Nonetheless, despite improvements, women in general still shoulder the majority of the burden of domestic chores and caring for children. Upper-class, and to some extent middle-class, families can largely avoid this by paying for usually female domestic help, but working-class families, mainly women, have to carry the whole burden themselves. Some feminists argue that individual men are the main beneficiaries of the uneven division of labour between the sexes, but while many men may get a few more hours leisure time, this is nothing in comparison with the enormous economic benefits for the capitalist class. The current government’s savage public-sector cuts aim to increase the capitalists’ profits, partly by putting more of the burden of caring for society onto women. It is not a coincidence that support for the Tories is dramatically lower among women compared to men, a reversal of the historic position. One recent opinion poll showed Labour having a seven-point overall lead over the Tories, but a 26-point lead among women. However, women will be very disappointed by a future Labour government, which has not committed to reversing a single Con-Dem cut, including the 31% cut in domestic violence services that have already taken place.
Violence against women
One in four women in Britain will suffer domestic violence in the course of their lives. Violence against women exists across every class, and flows from the deeply ingrained idea that women ‘belong’ to men, that women need to be loyal and obedient to their partners, and that men have the right to use coercion to try and enforce this. These ideas have been embedded in society over centuries. It was only in 1991 that marital rape was made illegal in Britain.
The Socialist Party (previously Militant) has always campaigned for the trade union movement to take a clear, principled stand on these issues. We launched the Campaign Against Domestic Violence (CADV) in the early 1990s, which campaigned for domestic violence to be considered a trade union and workplace issue. This position was not generally accepted at that time. Unfortunately, even some on the left, including the Socialist Workers’ Party (SWP), initially reacted by arguing that raising the issue of male violence against women in the trade unions was divisive. This flowed from their mistaken theoretical position on how the workers’ movement should deal with women’s oppression. In his book, Class Struggle & Women’s Liberation, Tony Cliff, founder of the SWP, argued that the women’s liberation movement was wrong to focus "consistently on areas where men and women are at odds – rape, battered women, wages for housework – while ignoring or playing down the important struggles in which women are more likely to win the support of men: strikes, opposition to welfare cuts, equal pay, unionisation, abortion".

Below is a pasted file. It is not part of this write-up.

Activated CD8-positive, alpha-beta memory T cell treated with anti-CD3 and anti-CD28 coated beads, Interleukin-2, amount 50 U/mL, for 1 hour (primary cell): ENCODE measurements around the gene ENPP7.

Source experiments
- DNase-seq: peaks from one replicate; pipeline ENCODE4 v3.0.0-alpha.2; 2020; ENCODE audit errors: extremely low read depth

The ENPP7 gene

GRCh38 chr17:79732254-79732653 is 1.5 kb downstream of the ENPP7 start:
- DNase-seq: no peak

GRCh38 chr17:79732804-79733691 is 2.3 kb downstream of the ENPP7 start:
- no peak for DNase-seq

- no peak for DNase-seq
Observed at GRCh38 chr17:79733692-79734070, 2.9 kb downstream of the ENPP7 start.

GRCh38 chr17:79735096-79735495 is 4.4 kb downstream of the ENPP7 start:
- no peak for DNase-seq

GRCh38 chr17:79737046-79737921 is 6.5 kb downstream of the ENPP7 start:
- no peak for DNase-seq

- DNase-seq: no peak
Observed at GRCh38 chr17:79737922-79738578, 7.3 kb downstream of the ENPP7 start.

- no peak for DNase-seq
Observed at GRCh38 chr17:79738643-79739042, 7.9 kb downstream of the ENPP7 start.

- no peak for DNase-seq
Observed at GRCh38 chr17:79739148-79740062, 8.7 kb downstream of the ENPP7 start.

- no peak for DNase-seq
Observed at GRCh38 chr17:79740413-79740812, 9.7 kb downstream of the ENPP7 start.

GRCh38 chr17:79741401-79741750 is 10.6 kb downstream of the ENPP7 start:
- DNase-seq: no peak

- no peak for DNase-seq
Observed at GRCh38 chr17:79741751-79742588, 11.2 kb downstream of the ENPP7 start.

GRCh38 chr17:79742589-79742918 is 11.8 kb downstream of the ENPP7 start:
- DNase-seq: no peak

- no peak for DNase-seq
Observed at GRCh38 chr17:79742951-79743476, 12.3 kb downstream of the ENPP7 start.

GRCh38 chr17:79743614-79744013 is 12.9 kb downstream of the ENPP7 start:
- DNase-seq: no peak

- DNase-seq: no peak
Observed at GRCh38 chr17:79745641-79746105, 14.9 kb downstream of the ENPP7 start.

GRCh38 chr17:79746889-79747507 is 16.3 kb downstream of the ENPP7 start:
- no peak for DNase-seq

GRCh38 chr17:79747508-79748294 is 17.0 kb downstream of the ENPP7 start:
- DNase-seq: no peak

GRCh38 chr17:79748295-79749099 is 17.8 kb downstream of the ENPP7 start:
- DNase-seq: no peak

We countered this narrow approach. Of course, it is vital for the workers’ movement to take up economic issues such as opposition to welfare cuts and equal pay. In fact, these issues are also central to a campaign against domestic violence. CADV campaigned, as the Socialist Party does today, in opposition to all cuts in sexual and domestic violence services, for a huge expansion in women’s refuges, and for a mass council house building programme to make it possible for women to leave violent partners. But we fight for the maximum unity of the working class, not by trying to brush issues relating to the specific oppression of women under the carpet, but by campaigning to convince the whole workers’ movement that it is necessary to take these issues seriously. CADV played a vital role in convincing every major trade union in Britain to adopt a national policy against domestic violence. This demonstrates, contrary to Cliff’s views, that the big majority of working-class men can be won to a position of opposition to domestic violence.
Of course, the passing of good policy, and even effective campaigning, cannot eliminate violence against women within the labour movement. As long as capitalism exists, every organisation, even those like the Socialist Party that are fighting for capitalism to be overthrown, cannot fail to be affected by the sexism in society. The organisations of the working class therefore have a duty to take up incidents of sexual assault and harassment whenever they occur within the labour movement.
‘Our movement must be a safe place’
Unfortunately, we do not think that the statement, Our Movement Must Be A Safe Place For Women, as it stands, will take the struggle to prevent violence against women forward, whatever the good intentions of the authors. On the contrary, although its movers stand on the left of UNISON, this statement is likely to be taken up by the right in an attempt to divert attention from their role in the leadership of UNISON. It is not insignificant that it has been signed by Heather Wakefield, head of UNISON local government, one of those responsible for accepting a major assault on women UNISON members’ pension rights, including accepting that, in the future, they will have to work until they are 68 or even older.